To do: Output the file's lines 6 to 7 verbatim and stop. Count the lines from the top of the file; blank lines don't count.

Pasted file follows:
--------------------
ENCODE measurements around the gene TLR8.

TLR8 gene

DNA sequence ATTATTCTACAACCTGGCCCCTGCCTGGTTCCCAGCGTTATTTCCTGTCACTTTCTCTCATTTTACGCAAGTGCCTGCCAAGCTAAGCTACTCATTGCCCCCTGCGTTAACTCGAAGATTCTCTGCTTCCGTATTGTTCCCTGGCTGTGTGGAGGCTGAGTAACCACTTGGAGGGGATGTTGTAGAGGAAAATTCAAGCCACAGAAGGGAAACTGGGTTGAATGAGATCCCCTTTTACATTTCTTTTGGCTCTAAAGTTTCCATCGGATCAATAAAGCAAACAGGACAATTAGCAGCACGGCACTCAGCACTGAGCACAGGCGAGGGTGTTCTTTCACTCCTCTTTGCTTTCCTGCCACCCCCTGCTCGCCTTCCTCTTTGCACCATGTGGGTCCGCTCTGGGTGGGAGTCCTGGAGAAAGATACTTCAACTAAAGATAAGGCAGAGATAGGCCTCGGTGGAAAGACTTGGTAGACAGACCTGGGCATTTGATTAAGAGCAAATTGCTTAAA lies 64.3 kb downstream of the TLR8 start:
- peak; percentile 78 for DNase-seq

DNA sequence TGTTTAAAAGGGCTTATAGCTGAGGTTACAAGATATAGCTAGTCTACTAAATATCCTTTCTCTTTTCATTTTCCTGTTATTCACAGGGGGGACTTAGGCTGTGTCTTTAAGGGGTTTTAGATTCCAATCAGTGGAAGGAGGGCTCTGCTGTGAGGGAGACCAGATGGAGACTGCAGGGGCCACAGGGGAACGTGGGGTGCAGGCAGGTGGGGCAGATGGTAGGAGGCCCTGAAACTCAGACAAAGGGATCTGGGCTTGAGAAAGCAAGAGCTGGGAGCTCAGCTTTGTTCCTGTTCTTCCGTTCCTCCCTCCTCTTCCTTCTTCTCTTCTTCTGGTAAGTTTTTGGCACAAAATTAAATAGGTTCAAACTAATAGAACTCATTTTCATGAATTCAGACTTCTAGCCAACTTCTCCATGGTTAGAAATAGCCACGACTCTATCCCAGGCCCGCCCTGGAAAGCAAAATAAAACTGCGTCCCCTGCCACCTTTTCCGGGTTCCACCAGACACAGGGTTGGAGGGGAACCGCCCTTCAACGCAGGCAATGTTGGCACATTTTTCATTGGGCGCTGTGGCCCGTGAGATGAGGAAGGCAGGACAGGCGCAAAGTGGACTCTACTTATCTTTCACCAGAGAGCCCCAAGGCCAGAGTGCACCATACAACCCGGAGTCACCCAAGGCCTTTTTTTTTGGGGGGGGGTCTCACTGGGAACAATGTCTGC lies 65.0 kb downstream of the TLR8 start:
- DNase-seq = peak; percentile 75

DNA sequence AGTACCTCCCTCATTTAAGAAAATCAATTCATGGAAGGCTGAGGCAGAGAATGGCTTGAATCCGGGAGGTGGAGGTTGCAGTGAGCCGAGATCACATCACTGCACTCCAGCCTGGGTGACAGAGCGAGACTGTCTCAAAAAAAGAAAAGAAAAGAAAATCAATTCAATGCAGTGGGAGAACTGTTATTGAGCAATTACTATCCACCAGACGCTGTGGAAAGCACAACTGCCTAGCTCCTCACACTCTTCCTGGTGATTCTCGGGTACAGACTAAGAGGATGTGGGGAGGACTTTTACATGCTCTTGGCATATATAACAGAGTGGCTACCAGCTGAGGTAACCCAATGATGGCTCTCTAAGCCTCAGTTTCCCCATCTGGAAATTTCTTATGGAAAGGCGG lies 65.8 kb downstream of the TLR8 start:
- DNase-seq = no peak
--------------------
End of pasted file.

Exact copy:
- DNase-seq = peak; percentile 75

DNA sequence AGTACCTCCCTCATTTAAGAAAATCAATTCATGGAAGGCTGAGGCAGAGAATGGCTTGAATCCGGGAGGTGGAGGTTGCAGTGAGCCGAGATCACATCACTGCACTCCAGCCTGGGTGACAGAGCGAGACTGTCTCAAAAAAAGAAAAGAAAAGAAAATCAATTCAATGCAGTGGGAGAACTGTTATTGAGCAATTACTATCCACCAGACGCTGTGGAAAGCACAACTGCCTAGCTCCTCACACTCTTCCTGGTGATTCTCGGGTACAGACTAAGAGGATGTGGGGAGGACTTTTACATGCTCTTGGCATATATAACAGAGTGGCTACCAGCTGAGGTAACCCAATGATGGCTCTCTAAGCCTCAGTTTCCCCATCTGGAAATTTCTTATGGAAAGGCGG lies 65.8 kb downstream of the TLR8 start: